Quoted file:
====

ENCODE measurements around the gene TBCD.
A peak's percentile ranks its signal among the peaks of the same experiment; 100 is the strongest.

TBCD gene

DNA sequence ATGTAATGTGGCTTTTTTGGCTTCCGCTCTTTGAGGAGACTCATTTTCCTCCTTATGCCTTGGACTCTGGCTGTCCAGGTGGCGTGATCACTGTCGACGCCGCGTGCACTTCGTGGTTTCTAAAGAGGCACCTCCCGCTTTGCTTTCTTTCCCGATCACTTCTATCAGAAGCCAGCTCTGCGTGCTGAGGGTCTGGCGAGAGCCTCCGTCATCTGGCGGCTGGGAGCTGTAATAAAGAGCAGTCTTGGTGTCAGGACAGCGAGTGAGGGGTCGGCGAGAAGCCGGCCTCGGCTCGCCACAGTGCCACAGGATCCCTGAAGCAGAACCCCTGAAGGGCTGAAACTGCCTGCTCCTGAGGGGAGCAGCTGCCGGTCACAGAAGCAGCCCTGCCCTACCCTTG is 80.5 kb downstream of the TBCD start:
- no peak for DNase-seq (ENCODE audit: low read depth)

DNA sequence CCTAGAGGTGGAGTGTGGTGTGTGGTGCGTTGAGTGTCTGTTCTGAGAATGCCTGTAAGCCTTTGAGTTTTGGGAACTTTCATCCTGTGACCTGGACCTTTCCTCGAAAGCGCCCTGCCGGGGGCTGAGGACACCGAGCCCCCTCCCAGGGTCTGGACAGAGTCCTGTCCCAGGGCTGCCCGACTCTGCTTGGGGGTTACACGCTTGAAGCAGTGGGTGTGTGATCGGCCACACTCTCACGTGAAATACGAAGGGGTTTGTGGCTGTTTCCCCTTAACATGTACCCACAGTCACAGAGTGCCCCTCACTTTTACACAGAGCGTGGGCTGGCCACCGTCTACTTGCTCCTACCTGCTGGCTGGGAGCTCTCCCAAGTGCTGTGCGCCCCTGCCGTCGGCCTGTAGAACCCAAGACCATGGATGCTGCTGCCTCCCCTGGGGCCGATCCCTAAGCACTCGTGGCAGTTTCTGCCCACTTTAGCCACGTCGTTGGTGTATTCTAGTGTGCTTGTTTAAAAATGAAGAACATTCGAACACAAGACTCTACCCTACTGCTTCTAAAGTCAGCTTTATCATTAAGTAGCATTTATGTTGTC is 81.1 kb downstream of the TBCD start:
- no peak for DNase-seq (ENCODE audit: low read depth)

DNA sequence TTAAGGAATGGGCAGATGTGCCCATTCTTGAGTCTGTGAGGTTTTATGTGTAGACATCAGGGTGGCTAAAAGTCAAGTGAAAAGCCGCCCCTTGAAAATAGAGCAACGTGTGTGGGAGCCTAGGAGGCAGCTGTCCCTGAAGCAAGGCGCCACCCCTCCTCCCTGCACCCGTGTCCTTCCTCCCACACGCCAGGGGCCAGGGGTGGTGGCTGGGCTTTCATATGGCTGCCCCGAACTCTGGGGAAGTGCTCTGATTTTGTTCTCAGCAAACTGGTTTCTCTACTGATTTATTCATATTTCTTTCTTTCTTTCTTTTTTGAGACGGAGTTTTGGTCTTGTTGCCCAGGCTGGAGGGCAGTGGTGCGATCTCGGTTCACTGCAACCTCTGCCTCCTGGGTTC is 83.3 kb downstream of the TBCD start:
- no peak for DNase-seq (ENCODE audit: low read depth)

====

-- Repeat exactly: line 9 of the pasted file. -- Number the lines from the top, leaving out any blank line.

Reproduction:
- no peak for DNase-seq (ENCODE audit: low read depth)